02 December 2013

The Little Giant

What does a bootlegger do when Prohibition ends? In Roy Del Ruth’s The Little Giant (1933), he tries his hand at becoming a member of High Society.

Edward G. Robinson is J. Francis “Bugs” Ahearn, a Chicago gangster who, when not busy bootlegging, tries to better himself by reading books and buying art (a scene early in the film in which he tries to explain to two of his cohorts the meaning of an abstract painting is particularly fun knowing that Robinson became a huge art collector in real life). When it’s announced that Prohibition is being repealed, Bugs and his right hand man, Albert J. “Al” Daniels (Russell Hopton), head out west to Santa Barbara where Bugs rents a large mansion (20 rooms, 14 bathrooms with tennis courts) from an estate agent, Ruth Wayburn (Mary Astor) who he hires to help him adapt to his new surroundings. Ruth is actually the owner of the house who has fallen on hard times, a fact she keeps secret from Bugs.

Soon Bugs is attending polo matches and dressing up in tuxedos for dinner. He falls for a blonde socialite Polly Cass (Helen Vinson) and becomes eager to ingratiate himself with her family. Little does he know that they’re just a bunch of swindlers interested in his money; before long he’s buying polo ponies from the son, an expensive ring for Polly, and the family’s worthless investment firm that’s been selling phony bonds. Once he learns the truth from Ruth, who’s fallen for Bugs, he sets out to make things right and calls in some friends to help refinance the bonds, “the Chicago way.” The film ends with a happy Bugs, back to being his old self and together with the woman he really loves.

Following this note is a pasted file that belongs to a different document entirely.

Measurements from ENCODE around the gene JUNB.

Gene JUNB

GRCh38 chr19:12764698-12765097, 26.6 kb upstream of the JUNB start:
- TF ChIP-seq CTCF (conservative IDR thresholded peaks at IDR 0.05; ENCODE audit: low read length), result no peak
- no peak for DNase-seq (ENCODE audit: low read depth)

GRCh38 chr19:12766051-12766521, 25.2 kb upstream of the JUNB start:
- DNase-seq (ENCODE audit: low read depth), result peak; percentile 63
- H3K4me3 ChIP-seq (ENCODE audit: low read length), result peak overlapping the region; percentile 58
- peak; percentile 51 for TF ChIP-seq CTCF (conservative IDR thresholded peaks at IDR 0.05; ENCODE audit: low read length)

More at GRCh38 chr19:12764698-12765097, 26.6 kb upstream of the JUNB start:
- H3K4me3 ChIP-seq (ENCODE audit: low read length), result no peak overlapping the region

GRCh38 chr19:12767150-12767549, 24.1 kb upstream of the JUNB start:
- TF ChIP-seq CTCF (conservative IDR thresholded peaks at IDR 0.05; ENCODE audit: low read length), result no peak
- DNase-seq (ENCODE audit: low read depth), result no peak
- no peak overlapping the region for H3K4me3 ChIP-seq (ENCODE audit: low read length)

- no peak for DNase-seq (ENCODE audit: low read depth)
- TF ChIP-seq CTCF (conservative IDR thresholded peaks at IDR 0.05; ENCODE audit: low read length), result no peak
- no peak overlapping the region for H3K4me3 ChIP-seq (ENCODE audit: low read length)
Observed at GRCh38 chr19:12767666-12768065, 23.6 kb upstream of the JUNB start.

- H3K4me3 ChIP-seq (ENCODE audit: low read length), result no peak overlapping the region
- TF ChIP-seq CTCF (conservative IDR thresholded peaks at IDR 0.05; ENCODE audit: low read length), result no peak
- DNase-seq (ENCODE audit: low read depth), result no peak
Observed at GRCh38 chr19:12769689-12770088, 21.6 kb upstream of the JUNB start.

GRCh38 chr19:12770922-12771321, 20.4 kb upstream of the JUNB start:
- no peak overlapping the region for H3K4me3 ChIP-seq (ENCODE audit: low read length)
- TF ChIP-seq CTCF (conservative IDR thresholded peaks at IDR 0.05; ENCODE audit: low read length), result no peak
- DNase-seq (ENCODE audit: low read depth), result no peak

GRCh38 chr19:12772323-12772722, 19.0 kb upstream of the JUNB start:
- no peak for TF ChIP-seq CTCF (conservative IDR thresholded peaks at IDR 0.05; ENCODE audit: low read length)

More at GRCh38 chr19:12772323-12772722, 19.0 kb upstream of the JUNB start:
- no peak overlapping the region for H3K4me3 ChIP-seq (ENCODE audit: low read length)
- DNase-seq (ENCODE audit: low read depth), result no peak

Mary Astor and Edward G. Robinson in The Little Giant

After making a name for himself playing bad guys, The Little Giant marked Robinson’s first foray into comedy, and he rises to the occasion. There is a genuine sweetness to his portrayal of Bugs, a man who just wants to fit in. He also displays strong comedic timing and does a great send up of his gangster persona. Hopton is a competent sidekick, Vinson is a good femme fatale, and Astor is likable as Ruth, not yet exhibiting the icy exterior that seems to coat her later performances.

Most of the comedy in the film is drawn from Robinson and Hopton’s bulls in a china shop situations. At a restaurant where the menu is in French, Bugs orders with a horrendous accent. “When’d you learn to talk this monkey jabber?” asks Al. “Oh, I used to own 10 percent of a French dame.” When Ruth points out a statue and tells him “that’s a famous Siamese beauty,” Bugs responds, “Where’s the other one? I always thought they was twins.” The film also has a “polo” scene near the end that’s wacky and hilarious (think polo, gangster-style).

This being a pre-code film it also has its fair share of risqué scenes for its time. In one scene, Polly and Bugs are sitting on a bench when she leans back, thrusting up her chest, and asks if he likes her perfume. He leans right in and takes a deep sniff. And when Bugs asks Al if he’s ever seen anything like the painting mentioned earlier he responds, "Not since I've been off cocaine."

If you’ve never seen Robinson do comedy, watch The Little Giant. And even if you have, check it out anyways.

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